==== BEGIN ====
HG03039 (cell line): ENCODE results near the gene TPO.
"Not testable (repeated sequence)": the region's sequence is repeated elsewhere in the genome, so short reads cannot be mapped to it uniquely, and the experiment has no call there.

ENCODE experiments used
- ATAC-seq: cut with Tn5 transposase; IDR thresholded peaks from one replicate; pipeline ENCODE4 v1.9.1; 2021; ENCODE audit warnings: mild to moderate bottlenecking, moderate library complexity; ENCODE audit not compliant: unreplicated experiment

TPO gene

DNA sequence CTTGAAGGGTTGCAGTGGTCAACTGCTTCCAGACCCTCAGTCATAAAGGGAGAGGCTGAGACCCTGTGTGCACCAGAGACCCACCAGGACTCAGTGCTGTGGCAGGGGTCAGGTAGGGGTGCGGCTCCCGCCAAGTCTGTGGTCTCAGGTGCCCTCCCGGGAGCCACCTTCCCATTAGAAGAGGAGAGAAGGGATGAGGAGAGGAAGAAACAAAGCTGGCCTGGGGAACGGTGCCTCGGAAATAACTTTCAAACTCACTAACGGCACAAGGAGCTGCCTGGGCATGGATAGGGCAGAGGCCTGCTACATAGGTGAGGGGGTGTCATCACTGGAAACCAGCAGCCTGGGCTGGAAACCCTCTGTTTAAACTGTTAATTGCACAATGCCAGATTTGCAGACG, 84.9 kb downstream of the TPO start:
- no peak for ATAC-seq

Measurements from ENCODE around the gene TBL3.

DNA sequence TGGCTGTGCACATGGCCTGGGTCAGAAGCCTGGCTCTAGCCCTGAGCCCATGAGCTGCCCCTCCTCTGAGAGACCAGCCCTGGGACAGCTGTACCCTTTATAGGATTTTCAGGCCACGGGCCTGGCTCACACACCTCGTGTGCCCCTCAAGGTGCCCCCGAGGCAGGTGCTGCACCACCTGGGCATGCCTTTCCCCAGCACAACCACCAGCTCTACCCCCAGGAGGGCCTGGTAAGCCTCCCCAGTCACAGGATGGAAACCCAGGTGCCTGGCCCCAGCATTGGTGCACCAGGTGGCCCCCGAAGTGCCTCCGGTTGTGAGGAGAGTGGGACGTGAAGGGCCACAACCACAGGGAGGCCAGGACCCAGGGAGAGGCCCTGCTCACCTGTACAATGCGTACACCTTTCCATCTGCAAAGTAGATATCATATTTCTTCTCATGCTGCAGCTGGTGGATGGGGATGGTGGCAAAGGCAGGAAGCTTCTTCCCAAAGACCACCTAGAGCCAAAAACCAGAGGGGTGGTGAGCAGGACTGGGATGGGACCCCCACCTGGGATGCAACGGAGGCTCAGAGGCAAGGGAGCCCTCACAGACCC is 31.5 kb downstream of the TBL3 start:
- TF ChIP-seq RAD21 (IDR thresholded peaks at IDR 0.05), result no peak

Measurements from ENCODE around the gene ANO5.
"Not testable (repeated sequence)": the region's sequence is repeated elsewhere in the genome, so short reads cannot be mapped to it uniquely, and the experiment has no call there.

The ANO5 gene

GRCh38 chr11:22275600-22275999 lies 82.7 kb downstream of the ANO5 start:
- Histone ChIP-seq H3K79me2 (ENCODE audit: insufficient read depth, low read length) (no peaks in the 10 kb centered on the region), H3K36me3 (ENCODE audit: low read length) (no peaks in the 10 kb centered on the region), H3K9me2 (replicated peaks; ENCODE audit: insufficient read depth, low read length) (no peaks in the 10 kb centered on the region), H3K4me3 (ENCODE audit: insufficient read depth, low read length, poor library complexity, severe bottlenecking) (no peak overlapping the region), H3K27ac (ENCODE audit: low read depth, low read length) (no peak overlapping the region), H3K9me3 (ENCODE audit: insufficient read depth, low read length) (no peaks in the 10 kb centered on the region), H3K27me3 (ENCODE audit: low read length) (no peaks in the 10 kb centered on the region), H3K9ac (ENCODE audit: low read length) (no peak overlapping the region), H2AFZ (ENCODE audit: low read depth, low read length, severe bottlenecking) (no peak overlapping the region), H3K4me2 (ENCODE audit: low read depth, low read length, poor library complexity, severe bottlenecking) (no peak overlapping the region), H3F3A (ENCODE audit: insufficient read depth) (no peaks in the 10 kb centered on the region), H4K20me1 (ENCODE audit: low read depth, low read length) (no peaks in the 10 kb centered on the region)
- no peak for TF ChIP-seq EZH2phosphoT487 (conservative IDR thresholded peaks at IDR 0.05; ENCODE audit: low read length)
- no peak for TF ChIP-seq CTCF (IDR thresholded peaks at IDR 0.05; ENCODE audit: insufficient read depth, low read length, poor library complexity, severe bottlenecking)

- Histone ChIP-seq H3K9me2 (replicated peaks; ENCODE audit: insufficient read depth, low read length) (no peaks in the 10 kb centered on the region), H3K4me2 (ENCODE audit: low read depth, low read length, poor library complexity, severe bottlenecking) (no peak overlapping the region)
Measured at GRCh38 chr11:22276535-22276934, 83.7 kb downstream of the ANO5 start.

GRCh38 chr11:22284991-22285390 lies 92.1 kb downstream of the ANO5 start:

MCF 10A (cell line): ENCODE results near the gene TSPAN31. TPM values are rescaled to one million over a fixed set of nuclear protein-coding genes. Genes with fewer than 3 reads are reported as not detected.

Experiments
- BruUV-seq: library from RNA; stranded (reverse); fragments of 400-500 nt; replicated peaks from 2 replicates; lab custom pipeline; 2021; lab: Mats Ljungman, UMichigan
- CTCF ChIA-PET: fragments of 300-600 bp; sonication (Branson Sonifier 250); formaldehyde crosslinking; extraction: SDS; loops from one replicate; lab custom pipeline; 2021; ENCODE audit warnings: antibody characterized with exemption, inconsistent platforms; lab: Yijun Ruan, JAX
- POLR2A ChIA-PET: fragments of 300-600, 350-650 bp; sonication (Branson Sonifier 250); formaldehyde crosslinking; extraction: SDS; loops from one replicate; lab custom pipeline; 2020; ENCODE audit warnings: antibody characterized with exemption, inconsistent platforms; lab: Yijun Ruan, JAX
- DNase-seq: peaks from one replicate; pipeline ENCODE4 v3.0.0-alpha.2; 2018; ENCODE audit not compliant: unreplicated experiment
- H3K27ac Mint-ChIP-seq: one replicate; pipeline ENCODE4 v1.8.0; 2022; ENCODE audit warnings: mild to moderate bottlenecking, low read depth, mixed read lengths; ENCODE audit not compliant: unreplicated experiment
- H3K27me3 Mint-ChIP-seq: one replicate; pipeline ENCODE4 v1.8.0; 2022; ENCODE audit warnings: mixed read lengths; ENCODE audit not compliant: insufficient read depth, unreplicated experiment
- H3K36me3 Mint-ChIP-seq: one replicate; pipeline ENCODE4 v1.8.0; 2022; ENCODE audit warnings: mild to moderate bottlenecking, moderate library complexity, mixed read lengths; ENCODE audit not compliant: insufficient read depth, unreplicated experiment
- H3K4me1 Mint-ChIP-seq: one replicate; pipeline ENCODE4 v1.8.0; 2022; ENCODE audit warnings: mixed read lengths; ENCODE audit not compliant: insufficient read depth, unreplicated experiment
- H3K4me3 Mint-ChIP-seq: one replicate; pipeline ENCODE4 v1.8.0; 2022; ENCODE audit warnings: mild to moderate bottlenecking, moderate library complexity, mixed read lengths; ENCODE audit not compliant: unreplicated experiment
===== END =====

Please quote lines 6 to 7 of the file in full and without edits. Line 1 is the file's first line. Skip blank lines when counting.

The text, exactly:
DNA sequence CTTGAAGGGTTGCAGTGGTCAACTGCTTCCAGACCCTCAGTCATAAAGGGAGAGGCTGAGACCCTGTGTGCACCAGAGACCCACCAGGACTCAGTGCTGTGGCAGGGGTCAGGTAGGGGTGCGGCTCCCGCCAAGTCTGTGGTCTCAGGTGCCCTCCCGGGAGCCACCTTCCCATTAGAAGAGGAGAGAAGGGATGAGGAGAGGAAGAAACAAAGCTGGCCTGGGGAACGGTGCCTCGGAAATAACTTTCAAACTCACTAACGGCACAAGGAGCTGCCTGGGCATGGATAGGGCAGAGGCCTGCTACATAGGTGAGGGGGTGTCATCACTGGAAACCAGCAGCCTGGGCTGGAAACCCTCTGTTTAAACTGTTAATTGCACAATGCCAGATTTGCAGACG, 84.9 kb downstream of the TPO start:
- no peak for ATAC-seq